New material shown to remove CO2 from smokestack effluent and other sources
By Ben Coxworth
January 5, 2012
In recent years, worries over global climate change caused by excess atmospheric carbon dioxide have led to a number of technologies all aimed at the same thing - capturing human-generated CO2 at the source. These have included the use of things such as edible sponges, molten salts and bacteria, to name just a few. Now, a group of scientists is claiming success with a process that has achieved "some of the highest carbon dioxide removal rates ever reported for humid air" ... and it uses a common and inexpensive polymer.
According to Alain Goeppert, G. K. Surya Prakash, chemistry Nobel Laureate George A. Olah and their colleagues, existing methods of CO2 removal can be energy intensive, ineffective, or are otherwise less than ideal.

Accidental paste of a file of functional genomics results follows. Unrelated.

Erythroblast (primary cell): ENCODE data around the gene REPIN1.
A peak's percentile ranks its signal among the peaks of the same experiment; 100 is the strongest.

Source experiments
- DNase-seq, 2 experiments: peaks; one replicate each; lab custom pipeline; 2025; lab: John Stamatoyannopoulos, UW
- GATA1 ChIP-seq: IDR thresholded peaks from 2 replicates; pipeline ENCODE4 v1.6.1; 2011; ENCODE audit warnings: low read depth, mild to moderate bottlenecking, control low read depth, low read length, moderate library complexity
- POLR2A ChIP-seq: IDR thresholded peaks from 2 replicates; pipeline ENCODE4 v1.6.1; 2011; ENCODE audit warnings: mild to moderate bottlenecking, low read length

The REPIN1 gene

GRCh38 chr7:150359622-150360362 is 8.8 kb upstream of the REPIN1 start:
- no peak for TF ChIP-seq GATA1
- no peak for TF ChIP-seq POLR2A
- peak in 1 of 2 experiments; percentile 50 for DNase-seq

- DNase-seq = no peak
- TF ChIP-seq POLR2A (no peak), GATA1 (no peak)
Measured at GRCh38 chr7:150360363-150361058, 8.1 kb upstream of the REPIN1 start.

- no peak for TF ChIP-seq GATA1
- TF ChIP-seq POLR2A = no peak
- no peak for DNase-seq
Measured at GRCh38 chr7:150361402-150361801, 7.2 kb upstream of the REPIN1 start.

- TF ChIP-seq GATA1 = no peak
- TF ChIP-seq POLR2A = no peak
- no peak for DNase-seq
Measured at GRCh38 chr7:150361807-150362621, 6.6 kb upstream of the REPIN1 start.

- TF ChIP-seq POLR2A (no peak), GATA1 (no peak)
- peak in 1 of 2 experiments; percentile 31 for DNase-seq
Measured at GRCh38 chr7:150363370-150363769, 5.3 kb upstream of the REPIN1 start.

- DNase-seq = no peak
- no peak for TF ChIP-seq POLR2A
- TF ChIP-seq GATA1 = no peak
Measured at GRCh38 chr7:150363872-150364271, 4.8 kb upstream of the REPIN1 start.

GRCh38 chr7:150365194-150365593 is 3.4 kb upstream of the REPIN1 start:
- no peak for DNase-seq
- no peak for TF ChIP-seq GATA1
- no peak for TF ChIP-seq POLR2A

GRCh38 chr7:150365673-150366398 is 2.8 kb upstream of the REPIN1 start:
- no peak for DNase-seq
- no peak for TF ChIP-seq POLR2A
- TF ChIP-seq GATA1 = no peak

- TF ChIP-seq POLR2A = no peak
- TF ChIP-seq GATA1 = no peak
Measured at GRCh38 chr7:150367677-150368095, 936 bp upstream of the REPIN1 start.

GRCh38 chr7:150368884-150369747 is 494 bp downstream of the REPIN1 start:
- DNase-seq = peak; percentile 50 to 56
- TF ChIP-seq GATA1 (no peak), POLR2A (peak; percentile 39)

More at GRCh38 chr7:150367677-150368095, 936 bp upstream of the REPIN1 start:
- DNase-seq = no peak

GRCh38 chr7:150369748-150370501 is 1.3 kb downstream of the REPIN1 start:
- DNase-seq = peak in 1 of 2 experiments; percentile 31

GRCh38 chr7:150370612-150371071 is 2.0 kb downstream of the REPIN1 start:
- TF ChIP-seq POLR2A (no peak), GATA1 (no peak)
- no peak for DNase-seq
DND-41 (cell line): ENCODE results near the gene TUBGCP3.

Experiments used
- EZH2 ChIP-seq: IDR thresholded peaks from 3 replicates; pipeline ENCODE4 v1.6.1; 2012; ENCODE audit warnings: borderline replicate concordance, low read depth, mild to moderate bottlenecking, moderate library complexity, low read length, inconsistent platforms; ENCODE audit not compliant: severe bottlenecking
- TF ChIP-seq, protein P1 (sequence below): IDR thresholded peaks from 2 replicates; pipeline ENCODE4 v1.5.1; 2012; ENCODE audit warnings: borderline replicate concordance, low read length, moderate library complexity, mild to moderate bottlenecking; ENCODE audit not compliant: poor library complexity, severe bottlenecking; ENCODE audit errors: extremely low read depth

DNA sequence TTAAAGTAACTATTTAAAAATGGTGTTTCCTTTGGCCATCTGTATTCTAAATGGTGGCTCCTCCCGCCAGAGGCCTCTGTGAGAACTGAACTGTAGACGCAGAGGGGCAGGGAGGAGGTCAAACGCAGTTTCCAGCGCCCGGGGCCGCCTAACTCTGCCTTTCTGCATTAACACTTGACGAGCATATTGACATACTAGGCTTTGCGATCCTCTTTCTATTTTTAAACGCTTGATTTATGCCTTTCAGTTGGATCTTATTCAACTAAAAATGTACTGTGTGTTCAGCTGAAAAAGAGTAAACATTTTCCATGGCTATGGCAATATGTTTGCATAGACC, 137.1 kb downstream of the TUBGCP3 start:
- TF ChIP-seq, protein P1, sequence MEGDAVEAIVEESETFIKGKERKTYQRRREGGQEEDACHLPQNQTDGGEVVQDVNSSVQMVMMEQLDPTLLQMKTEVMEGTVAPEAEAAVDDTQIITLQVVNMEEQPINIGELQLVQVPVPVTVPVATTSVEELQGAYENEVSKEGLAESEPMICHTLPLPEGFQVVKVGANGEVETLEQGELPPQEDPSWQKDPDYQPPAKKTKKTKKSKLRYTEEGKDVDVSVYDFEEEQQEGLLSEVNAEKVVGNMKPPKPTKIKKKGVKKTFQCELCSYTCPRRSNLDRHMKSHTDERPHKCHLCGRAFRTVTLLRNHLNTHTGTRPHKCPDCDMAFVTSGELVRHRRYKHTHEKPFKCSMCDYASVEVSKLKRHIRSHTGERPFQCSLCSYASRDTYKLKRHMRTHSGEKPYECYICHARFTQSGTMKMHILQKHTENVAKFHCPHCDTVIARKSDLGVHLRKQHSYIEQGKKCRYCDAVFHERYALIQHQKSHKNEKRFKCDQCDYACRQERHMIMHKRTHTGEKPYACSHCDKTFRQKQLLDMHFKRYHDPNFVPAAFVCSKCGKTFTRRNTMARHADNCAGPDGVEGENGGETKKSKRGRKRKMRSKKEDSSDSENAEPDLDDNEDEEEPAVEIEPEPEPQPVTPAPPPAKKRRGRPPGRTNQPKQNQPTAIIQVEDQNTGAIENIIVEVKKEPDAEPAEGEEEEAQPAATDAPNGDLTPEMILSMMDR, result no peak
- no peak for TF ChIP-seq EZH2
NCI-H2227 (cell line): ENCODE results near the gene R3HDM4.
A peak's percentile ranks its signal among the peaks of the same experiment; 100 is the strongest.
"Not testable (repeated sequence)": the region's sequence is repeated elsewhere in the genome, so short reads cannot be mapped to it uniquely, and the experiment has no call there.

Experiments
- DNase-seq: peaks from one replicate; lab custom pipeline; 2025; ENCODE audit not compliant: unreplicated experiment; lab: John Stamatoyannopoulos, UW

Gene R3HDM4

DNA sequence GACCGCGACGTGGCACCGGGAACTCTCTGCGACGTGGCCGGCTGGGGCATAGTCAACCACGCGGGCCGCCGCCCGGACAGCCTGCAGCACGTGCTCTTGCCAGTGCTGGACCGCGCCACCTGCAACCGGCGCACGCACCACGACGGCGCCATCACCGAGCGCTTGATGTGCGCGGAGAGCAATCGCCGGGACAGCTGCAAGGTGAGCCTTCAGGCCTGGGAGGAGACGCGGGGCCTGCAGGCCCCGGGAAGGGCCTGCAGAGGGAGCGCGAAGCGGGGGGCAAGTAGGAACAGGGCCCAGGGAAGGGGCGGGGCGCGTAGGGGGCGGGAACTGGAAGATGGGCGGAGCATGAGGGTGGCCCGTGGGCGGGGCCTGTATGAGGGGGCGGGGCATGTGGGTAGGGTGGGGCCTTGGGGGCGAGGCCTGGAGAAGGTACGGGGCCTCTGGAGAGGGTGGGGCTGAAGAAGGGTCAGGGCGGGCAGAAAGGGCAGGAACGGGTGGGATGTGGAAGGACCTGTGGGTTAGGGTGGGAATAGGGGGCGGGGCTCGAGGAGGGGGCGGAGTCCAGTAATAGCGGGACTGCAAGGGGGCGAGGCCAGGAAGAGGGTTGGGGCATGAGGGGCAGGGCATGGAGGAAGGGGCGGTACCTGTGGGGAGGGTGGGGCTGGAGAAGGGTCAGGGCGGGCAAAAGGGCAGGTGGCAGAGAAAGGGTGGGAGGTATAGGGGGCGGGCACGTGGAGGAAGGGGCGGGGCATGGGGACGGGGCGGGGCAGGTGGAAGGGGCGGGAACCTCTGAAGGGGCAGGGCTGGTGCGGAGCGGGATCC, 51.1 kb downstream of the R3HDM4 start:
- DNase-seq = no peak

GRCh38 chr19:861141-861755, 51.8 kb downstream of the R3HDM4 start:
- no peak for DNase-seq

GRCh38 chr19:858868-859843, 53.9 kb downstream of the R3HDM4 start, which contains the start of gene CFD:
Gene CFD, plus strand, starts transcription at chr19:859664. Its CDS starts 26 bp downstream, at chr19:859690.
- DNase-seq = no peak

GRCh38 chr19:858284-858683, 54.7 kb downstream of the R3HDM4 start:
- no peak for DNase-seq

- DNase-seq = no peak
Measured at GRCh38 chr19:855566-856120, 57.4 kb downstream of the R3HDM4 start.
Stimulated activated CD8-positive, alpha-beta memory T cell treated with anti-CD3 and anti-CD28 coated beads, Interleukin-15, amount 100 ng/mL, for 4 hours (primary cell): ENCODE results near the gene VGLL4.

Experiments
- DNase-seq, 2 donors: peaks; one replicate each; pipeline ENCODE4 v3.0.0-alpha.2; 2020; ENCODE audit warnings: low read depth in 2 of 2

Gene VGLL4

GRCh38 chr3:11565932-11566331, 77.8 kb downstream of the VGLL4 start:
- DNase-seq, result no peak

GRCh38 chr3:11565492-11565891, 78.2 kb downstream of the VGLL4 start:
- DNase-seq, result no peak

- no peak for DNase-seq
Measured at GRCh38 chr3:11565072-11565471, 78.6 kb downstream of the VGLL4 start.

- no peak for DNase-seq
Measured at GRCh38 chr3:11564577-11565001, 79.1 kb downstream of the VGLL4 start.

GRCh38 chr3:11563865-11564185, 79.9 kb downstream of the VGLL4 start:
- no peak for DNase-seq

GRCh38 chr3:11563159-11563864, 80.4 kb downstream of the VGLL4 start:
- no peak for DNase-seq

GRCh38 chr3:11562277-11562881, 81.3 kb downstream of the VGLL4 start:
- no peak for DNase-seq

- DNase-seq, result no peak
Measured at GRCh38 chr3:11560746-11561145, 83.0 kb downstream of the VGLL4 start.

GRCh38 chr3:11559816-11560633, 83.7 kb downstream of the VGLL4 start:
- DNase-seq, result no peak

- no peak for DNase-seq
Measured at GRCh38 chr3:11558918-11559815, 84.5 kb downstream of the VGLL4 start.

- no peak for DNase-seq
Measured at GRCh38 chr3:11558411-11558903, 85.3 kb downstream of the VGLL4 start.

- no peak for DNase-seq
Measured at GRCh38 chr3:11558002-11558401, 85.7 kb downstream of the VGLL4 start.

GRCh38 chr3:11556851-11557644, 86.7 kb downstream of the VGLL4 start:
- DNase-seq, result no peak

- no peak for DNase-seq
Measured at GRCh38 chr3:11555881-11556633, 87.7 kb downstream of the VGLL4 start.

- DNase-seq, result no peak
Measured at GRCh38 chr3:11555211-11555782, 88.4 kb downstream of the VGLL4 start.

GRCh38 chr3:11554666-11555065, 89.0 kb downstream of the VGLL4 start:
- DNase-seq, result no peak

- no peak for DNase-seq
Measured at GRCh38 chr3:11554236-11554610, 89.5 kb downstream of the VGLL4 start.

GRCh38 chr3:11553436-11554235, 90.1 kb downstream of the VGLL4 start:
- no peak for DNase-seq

The process that they created utilizes a filter containing the polymer polyethylenimine. Under conditions that reportedly thwarted other, related materials, it was able to effectively remove CO2 from sources such as smokestack effluent, tailpipe emissions, or even directly out of the open atmosphere.
The polyethylenimine easily released the trapped carbon dioxide on demand, so that it could be used in industry, or more permanently stored. Once it has released its CO2 load, the polymer can apparently be recycled and reused many times, without losing efficiency.
Besides its use in the reduction of greenhouse gases, the scientists suggest that it could also be used in air purification systems, such as those found on submarines.
A report on the research was recently published in the Journal of the American Chemical Society.